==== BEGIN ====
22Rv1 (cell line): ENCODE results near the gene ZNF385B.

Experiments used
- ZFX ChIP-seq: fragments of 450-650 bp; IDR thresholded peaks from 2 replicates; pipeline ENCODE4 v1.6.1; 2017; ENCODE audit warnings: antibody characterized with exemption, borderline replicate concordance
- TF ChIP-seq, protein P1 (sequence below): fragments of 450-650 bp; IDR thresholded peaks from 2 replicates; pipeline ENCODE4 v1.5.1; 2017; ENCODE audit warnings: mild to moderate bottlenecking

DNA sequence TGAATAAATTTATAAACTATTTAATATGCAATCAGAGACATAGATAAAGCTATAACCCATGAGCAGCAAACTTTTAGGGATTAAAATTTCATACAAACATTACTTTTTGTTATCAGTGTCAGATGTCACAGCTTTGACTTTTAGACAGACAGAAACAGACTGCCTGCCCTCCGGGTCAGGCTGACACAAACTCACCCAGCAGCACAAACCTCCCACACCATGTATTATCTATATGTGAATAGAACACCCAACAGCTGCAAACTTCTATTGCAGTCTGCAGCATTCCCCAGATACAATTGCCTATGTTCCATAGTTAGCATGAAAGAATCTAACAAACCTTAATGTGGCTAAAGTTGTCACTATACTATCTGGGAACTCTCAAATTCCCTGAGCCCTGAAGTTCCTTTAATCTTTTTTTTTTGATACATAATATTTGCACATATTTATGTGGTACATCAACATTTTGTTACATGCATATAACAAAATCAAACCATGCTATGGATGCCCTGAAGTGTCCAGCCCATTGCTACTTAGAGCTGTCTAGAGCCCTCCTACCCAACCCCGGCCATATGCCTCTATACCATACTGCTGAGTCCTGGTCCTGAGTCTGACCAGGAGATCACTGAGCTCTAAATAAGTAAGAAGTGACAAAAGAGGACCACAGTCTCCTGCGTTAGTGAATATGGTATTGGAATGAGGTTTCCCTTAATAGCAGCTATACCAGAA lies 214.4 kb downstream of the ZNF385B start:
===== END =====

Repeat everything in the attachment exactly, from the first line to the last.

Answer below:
22Rv1 (cell line): ENCODE results near the gene ZNF385B.

Experiments used
- ZFX ChIP-seq: fragments of 450-650 bp; IDR thresholded peaks from 2 replicates; pipeline ENCODE4 v1.6.1; 2017; ENCODE audit warnings: antibody characterized with exemption, borderline replicate concordance
- TF ChIP-seq, protein P1 (sequence below): fragments of 450-650 bp; IDR thresholded peaks from 2 replicates; pipeline ENCODE4 v1.5.1; 2017; ENCODE audit warnings: mild to moderate bottlenecking

DNA sequence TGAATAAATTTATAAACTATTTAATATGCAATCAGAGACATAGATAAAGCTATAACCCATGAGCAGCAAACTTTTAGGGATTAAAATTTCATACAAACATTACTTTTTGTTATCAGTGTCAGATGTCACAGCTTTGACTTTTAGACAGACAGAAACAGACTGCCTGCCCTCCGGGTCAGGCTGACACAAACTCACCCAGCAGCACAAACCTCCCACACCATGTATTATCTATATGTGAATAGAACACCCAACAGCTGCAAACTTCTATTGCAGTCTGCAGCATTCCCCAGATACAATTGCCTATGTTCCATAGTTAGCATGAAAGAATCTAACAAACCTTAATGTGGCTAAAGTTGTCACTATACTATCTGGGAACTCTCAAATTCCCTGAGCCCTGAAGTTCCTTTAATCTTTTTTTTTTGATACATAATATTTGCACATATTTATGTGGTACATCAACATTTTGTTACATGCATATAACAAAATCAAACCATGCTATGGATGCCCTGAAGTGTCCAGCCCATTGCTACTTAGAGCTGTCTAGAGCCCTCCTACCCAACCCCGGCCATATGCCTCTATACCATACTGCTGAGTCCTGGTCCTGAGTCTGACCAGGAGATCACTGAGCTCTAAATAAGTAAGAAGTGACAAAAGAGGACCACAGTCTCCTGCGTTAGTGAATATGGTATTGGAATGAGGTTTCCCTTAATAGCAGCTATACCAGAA lies 214.4 kb downstream of the ZNF385B start: